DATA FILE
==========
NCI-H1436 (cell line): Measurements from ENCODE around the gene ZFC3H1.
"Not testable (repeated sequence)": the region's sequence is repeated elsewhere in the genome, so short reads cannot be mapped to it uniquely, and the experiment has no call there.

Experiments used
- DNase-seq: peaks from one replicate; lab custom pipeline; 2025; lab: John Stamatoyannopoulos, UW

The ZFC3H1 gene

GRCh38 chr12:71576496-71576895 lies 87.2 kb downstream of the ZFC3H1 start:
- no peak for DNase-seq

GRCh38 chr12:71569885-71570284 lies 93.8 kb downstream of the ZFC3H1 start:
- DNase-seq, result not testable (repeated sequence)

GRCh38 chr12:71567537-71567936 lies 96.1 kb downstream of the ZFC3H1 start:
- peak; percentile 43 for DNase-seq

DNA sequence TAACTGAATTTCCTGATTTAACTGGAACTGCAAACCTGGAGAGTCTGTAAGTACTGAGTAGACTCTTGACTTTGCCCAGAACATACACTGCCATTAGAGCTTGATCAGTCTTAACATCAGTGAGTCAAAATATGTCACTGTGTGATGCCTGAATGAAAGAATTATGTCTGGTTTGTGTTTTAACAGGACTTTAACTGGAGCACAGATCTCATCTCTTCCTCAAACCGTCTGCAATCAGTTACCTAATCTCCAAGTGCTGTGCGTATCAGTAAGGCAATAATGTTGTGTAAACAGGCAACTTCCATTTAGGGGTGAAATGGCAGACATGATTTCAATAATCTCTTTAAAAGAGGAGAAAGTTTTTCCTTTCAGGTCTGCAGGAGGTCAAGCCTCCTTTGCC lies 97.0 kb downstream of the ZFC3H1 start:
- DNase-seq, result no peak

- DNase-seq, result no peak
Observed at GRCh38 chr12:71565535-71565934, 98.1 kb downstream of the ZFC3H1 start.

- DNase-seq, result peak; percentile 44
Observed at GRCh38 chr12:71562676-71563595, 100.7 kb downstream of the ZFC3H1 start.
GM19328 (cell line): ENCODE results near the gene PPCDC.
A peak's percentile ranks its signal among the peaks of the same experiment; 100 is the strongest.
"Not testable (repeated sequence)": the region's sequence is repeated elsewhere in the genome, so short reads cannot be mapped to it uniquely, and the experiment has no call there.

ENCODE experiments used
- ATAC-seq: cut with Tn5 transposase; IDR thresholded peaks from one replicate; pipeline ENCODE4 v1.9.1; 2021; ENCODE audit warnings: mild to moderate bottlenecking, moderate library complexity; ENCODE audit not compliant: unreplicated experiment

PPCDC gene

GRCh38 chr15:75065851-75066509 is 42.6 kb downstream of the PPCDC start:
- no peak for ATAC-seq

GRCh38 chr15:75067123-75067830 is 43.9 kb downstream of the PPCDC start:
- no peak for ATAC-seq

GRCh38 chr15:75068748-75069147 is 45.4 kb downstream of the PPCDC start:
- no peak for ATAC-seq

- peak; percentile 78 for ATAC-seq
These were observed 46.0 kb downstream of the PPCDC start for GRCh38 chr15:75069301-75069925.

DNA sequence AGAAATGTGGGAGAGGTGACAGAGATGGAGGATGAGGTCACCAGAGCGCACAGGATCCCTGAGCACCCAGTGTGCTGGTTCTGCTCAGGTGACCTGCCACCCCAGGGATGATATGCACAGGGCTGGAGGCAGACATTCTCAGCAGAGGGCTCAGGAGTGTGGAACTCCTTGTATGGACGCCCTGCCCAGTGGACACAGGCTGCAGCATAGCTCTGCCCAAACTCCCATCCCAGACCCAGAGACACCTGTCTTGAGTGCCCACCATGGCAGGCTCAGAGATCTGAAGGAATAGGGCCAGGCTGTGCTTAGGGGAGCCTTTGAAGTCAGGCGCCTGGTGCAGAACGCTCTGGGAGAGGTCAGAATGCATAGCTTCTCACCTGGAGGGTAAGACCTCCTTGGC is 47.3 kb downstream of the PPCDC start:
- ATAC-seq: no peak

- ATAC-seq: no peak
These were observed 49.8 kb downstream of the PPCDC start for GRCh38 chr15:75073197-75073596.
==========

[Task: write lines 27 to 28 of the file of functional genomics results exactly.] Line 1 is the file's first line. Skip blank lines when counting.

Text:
- no peak for ATAC-seq

GRCh38 chr15:75068748-75069147 is 45.4 kb downstream of the PPCDC start: